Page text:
I went out for dinner the other night with DH, his new colleagues and their spouses. They all knew about “my condition,” which was somewhat comforting when walking into a room with all new faces. At that moment, I was thankful for being spared from having to make the “big reveal.” I still haven’t figured out what my new tagline is. Before it was something like, red-headed-happy-go-lucky mommy of a two and half year old, lawyer, lover of healthy living, red wine, chocolate, and clothes. Now, I just feel flat, one dimensional. Cancer survivor. It’s hard to remember what came before that.
We had a private room at a lovely restaurant where I found myself surrounded by the spouses who were all very nice and welcoming. I can’t remember who asked or how the conversation started but we eventually wound up on cancer. Strange, I can’t ever remember a time when my casual conversations ended up on cancer. So, I told an abbreviated version of the wonderful life of cancer that we’ve been living, how I was diagnosed, how Little Man dealt with it, etc. The lights were dim and the talk was quiet and personal. Dinner was delicious. Telling my story between mouthfuls of buttery Mediterranean snapper that I dipped in artichoke heart composition en puree felt surreal. Whose story am I telling? Am I making this up? How do I know these details so intimately? It’s still so foreign to me even though this is my story. I lived it. I felt it. I dealt with it. Is this really my history? Was I over exaggerating? I wanted to be real and genuine with them, I wanted to tell the truth. But, the truth felt foreign, unbelievable, and certainly not mine. I just don’t know how you did it with a toddler? Neither did I. How did you guys get through it being so far away from family and people you know? I don’t know. I’m so glad you are ok now. I hope I am too. I don’t really know how to describe how we got through this hell.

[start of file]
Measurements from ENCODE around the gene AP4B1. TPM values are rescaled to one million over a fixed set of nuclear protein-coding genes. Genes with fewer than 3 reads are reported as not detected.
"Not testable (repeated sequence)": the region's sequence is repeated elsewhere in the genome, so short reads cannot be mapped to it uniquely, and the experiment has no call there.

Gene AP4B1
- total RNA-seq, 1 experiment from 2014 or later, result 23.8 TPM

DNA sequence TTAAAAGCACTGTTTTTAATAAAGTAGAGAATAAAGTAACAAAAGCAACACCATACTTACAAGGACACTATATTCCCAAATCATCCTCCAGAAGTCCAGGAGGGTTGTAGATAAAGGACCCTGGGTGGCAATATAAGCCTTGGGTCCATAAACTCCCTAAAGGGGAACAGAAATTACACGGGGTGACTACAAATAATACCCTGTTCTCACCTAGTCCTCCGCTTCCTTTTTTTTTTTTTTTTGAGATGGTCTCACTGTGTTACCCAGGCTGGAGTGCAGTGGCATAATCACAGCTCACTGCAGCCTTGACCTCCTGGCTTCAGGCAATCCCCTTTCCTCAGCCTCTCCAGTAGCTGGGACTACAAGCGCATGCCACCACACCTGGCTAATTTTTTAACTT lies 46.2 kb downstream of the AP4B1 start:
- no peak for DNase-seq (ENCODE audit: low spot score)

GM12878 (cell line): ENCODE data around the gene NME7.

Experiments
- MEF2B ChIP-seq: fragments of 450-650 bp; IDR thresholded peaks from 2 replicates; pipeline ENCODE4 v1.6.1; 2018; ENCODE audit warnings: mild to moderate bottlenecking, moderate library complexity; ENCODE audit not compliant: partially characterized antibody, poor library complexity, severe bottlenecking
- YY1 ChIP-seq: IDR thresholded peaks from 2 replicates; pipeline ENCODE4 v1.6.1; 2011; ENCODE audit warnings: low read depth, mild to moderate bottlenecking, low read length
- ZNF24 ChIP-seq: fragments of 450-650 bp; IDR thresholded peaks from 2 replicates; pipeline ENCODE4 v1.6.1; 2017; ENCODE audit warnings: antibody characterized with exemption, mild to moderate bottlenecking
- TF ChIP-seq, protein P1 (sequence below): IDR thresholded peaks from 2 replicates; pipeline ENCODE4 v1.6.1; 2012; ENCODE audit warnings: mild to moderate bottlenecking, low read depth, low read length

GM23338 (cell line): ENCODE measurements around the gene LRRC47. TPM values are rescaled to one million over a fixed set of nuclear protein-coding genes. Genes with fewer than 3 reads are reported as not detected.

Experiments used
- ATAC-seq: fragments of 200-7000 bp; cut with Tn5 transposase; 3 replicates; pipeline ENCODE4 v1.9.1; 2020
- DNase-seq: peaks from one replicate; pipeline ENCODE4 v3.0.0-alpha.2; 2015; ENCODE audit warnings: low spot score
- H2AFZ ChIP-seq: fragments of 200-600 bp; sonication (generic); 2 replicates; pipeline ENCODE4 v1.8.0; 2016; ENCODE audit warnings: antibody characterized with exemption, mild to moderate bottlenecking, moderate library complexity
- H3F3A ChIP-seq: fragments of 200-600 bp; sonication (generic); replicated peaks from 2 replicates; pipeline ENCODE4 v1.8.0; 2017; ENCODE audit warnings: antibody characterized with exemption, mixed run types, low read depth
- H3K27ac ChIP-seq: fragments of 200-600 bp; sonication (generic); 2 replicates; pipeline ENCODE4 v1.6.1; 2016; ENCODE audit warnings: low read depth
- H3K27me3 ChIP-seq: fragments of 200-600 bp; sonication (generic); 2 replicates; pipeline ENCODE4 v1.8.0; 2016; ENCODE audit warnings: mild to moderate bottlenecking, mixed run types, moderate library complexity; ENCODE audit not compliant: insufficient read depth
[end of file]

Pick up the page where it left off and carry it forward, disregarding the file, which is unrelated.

Then, after all the cancer talk, there wasn’t much else for me to say. Everything I was before cancer didn’t seem to matter. Not that they weren’t interested or didn’t care. But, who has the energy to talk about anything after a cancer talk? Quite frankly, I don’t know what else to say. Having my personal narrative start after cancer feels jarring, like there was a hard stop that I’m still clumsily trying to finesse my way around. I don’t have a hook or angle. I’m missing my shtick. It doesn’t feel right to leave out this part of my story though. I don’t want to be defined by cancer but I don’t want it to be a secret either. I don’t want my relationships to be based on pity. She’s my friend who had cancer. I want them to based on honesty, openness. She’s my friend who had cancer. Either way, I want to be genuine and show my true self to the world. But, how will I find my way? Where do I start my narrative?
Give ’em the old razzle dazzle
Razzle Dazzle ’em
Give ’em an act with lots of flash in it
And the reaction will be passionate
Give ’em the old hocus pocus
Bead and feather ’em
How can they see with sequins in their eyes?
What if your hinges all are rusting?
What if, in fact, you’re just disgusting?
Razzle dazzle ’em
And they’ll never catch wise!
Give ’em the old Razzle Dazzle